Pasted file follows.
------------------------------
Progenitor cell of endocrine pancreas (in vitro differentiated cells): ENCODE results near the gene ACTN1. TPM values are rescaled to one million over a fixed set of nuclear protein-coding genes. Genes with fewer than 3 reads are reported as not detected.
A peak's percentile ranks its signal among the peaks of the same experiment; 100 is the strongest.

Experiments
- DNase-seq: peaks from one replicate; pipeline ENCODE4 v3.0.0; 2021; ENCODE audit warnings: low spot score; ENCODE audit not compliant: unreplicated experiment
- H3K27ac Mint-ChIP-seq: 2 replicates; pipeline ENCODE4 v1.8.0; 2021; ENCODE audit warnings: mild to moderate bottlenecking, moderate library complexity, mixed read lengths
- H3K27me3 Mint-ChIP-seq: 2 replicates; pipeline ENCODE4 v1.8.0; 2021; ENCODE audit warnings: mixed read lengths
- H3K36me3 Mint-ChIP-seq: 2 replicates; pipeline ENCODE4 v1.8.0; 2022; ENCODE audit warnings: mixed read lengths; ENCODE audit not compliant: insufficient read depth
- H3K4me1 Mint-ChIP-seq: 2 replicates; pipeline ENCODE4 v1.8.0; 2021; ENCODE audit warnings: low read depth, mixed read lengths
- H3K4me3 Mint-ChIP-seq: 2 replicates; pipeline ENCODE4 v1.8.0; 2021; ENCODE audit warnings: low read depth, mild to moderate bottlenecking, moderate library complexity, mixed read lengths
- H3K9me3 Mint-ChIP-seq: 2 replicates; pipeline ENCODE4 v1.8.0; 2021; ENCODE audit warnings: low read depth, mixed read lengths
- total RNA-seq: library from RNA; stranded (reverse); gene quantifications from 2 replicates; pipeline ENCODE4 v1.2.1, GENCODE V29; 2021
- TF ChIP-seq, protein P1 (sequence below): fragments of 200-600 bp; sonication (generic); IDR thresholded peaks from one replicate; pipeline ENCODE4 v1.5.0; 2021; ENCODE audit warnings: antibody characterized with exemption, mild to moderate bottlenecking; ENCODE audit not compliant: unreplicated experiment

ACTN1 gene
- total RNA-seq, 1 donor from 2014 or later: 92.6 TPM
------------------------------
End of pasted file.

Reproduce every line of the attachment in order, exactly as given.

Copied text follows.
Progenitor cell of endocrine pancreas (in vitro differentiated cells): ENCODE results near the gene ACTN1. TPM values are rescaled to one million over a fixed set of nuclear protein-coding genes. Genes with fewer than 3 reads are reported as not detected.
A peak's percentile ranks its signal among the peaks of the same experiment; 100 is the strongest.

Experiments
- DNase-seq: peaks from one replicate; pipeline ENCODE4 v3.0.0; 2021; ENCODE audit warnings: low spot score; ENCODE audit not compliant: unreplicated experiment
- H3K27ac Mint-ChIP-seq: 2 replicates; pipeline ENCODE4 v1.8.0; 2021; ENCODE audit warnings: mild to moderate bottlenecking, moderate library complexity, mixed read lengths
- H3K27me3 Mint-ChIP-seq: 2 replicates; pipeline ENCODE4 v1.8.0; 2021; ENCODE audit warnings: mixed read lengths
- H3K36me3 Mint-ChIP-seq: 2 replicates; pipeline ENCODE4 v1.8.0; 2022; ENCODE audit warnings: mixed read lengths; ENCODE audit not compliant: insufficient read depth
- H3K4me1 Mint-ChIP-seq: 2 replicates; pipeline ENCODE4 v1.8.0; 2021; ENCODE audit warnings: low read depth, mixed read lengths
- H3K4me3 Mint-ChIP-seq: 2 replicates; pipeline ENCODE4 v1.8.0; 2021; ENCODE audit warnings: low read depth, mild to moderate bottlenecking, moderate library complexity, mixed read lengths
- H3K9me3 Mint-ChIP-seq: 2 replicates; pipeline ENCODE4 v1.8.0; 2021; ENCODE audit warnings: low read depth, mixed read lengths
- total RNA-seq: library from RNA; stranded (reverse); gene quantifications from 2 replicates; pipeline ENCODE4 v1.2.1, GENCODE V29; 2021
- TF ChIP-seq, protein P1 (sequence below): fragments of 200-600 bp; sonication (generic); IDR thresholded peaks from one replicate; pipeline ENCODE4 v1.5.0; 2021; ENCODE audit warnings: antibody characterized with exemption, mild to moderate bottlenecking; ENCODE audit not compliant: unreplicated experiment

ACTN1 gene
- total RNA-seq, 1 donor from 2014 or later: 92.6 TPM